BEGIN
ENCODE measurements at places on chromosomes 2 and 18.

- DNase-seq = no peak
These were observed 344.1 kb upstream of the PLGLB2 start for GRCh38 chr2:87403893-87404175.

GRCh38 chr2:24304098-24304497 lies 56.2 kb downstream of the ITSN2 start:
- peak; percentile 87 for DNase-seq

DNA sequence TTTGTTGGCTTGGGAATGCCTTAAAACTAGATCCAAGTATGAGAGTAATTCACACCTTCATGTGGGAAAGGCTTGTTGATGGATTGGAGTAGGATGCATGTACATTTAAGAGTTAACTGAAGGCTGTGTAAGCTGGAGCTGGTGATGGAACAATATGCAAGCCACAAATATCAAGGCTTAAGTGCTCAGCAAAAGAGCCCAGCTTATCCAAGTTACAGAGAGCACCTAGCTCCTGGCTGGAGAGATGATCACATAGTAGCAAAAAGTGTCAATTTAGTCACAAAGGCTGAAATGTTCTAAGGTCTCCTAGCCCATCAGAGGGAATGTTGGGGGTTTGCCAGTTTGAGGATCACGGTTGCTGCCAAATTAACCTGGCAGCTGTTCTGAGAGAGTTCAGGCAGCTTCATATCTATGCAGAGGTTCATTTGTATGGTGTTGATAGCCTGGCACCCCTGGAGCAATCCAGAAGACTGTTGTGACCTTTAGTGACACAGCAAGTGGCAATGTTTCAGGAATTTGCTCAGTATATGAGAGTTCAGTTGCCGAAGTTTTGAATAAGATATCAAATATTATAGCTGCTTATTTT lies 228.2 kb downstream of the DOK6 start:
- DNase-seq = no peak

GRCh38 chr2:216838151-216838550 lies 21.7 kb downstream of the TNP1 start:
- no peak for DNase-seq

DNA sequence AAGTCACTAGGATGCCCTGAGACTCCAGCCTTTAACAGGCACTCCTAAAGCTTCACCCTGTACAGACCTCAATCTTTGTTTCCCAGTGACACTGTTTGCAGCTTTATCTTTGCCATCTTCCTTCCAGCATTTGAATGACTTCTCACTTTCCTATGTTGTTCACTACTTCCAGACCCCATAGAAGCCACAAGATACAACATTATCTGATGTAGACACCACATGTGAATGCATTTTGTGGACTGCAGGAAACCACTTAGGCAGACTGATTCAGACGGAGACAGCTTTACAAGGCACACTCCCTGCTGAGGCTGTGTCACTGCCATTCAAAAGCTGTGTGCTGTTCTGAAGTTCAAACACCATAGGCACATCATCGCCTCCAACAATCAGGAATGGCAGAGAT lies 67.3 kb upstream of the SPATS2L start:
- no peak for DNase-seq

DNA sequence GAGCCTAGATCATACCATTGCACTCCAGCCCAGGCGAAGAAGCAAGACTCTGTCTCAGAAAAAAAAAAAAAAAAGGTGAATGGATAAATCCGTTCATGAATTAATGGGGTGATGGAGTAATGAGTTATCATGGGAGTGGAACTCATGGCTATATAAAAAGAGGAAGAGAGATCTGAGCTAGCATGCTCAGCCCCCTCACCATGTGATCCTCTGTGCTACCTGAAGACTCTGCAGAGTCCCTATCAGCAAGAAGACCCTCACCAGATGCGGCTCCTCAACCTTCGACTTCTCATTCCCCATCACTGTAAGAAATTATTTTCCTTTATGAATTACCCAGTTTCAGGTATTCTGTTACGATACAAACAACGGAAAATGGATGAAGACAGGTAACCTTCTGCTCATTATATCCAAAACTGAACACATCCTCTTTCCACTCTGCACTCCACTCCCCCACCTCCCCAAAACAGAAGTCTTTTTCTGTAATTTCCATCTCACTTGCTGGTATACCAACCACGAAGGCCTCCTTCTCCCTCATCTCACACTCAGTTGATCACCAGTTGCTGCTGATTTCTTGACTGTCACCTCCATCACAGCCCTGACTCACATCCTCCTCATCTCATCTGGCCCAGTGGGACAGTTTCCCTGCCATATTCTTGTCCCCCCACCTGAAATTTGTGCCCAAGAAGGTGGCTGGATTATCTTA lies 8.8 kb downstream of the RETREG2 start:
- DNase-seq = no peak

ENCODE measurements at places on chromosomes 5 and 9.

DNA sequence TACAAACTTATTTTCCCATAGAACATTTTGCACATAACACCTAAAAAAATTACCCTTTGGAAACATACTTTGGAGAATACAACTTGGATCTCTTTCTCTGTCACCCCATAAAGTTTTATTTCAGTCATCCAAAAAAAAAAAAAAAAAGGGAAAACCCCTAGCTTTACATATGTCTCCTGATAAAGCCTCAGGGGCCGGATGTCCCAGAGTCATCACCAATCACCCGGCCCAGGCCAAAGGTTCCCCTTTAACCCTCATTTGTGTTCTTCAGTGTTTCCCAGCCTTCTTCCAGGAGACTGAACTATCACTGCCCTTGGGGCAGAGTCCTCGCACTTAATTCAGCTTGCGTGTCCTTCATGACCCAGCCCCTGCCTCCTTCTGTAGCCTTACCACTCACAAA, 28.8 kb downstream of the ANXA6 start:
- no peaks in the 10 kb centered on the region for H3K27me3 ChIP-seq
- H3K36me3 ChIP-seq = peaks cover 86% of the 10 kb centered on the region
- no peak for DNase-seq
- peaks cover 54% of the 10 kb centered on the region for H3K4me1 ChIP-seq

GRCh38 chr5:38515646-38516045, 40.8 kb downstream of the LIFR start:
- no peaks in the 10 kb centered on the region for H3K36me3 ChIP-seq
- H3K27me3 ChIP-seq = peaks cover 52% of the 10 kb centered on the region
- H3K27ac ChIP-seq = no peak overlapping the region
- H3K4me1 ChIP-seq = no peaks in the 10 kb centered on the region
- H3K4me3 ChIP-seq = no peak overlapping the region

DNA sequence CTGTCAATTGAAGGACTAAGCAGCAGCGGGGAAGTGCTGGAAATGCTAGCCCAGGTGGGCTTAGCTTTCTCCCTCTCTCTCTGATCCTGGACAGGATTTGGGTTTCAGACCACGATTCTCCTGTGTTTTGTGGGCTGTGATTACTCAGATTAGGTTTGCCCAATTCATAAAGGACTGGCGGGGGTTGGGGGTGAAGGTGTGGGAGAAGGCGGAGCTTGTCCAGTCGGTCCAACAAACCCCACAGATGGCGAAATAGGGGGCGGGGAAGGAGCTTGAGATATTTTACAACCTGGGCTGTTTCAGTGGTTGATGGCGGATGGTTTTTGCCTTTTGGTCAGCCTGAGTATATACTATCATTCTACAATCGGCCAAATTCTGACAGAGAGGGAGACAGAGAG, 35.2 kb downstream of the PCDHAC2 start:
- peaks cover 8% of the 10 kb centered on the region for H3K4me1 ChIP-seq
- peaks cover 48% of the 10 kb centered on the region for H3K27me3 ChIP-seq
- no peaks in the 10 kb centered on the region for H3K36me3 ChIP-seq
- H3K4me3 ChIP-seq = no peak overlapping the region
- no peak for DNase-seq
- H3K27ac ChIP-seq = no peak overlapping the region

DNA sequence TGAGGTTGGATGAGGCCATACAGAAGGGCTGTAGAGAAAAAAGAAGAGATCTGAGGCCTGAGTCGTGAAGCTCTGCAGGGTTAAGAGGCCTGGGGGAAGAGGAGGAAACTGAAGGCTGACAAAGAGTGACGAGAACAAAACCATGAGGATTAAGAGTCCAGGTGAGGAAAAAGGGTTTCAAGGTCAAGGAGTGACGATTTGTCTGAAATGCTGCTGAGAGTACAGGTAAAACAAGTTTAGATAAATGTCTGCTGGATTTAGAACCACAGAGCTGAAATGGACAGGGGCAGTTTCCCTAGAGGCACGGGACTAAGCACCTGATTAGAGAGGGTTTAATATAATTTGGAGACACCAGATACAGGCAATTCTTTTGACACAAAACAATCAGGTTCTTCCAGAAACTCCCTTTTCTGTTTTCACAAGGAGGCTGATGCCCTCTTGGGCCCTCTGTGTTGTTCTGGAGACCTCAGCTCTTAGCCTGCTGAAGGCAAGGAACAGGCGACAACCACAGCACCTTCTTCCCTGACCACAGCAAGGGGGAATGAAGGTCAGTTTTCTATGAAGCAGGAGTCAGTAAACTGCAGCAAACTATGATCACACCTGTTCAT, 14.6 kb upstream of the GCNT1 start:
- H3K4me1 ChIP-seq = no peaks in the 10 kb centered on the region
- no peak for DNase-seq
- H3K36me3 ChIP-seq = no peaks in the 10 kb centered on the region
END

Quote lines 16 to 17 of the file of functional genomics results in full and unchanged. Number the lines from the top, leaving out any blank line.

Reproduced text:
- no peaks in the 10 kb centered on the region for H3K27me3 ChIP-seq
- H3K36me3 ChIP-seq = peaks cover 86% of the 10 kb centered on the region